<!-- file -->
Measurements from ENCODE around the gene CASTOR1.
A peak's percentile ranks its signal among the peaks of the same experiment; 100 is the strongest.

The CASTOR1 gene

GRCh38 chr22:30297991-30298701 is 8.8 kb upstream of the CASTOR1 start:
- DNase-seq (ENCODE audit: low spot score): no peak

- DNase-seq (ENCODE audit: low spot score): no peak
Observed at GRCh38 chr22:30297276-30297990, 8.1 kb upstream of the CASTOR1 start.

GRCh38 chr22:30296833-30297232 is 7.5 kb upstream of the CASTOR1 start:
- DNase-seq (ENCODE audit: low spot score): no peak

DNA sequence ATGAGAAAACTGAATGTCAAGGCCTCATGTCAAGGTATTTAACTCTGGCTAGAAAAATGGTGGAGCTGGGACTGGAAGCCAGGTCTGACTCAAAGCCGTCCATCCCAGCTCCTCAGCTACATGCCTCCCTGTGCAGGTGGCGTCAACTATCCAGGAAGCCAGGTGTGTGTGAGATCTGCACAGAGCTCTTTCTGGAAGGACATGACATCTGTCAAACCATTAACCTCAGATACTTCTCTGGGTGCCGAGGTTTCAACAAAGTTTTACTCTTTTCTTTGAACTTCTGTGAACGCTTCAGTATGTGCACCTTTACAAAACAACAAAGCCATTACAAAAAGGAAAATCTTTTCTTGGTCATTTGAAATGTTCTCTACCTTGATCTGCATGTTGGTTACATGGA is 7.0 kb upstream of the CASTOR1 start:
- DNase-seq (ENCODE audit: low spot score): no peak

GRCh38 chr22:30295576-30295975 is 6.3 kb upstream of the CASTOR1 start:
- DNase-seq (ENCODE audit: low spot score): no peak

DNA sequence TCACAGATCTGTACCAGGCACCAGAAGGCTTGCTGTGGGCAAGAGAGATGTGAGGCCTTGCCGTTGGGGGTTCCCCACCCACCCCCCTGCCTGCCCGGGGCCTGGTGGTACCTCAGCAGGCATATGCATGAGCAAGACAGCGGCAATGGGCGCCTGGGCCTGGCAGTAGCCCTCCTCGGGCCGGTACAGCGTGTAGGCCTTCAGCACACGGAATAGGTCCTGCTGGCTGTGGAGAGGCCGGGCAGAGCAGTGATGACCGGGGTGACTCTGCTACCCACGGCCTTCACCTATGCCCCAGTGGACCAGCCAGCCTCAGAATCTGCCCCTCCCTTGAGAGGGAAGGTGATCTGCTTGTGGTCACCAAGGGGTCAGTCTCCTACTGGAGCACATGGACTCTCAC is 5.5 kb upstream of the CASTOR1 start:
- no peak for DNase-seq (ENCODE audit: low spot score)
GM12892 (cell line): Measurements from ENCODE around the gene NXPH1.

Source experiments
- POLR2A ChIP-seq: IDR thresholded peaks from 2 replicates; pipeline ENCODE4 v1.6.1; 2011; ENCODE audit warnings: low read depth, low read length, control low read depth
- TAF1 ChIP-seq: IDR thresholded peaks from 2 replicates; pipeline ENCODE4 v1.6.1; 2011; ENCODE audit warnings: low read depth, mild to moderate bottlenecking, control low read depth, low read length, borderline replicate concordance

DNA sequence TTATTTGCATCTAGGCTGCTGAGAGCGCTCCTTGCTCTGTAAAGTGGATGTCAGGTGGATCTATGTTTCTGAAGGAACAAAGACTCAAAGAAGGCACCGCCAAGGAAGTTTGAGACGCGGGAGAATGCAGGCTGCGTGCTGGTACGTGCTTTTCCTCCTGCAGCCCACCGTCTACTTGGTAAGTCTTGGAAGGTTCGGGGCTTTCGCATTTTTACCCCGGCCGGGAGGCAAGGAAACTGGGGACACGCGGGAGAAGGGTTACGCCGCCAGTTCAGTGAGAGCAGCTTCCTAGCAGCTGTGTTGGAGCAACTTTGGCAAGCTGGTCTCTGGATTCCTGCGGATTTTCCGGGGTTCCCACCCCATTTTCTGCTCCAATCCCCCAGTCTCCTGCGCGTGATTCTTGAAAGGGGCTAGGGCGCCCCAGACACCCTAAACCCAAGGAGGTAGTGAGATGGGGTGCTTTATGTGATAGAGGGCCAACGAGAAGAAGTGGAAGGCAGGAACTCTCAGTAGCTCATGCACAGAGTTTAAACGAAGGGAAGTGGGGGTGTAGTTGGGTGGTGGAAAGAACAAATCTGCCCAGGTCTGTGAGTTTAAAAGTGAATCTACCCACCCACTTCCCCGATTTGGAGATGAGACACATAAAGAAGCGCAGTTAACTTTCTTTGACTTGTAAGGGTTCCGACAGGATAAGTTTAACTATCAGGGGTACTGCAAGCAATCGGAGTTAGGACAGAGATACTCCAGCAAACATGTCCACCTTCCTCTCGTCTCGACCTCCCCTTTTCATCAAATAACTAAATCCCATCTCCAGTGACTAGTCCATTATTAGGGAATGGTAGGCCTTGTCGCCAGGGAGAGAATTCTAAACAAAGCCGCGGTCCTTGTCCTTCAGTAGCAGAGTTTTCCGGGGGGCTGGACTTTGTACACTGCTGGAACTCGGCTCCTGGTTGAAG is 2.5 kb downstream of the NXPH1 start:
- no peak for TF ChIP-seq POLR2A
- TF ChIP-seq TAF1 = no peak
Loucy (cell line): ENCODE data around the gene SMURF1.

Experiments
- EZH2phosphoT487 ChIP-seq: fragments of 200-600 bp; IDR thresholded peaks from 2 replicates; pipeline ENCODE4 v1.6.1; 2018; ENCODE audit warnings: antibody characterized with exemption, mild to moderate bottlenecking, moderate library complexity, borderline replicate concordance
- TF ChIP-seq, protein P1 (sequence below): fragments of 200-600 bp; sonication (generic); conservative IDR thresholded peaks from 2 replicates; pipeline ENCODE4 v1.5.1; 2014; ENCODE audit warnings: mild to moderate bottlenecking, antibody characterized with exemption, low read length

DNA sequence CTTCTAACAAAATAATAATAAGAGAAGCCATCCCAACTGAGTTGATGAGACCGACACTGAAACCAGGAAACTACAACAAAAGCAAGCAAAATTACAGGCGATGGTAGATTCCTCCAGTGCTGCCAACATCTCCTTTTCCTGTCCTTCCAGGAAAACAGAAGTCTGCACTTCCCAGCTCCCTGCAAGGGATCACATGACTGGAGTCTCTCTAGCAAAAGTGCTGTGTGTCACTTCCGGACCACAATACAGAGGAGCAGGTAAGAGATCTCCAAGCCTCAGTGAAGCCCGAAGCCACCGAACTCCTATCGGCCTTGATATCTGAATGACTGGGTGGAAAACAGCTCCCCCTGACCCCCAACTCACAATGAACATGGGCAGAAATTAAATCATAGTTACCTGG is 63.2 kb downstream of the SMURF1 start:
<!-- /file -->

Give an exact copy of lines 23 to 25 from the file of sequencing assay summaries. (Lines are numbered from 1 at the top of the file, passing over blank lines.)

Loucy (cell line): ENCODE data around the gene SMURF1.

Experiments
- EZH2phosphoT487 ChIP-seq: fragments of 200-600 bp; IDR thresholded peaks from 2 replicates; pipeline ENCODE4 v1.6.1; 2018; ENCODE audit warnings: antibody characterized with exemption, mild to moderate bottlenecking, moderate library complexity, borderline replicate concordance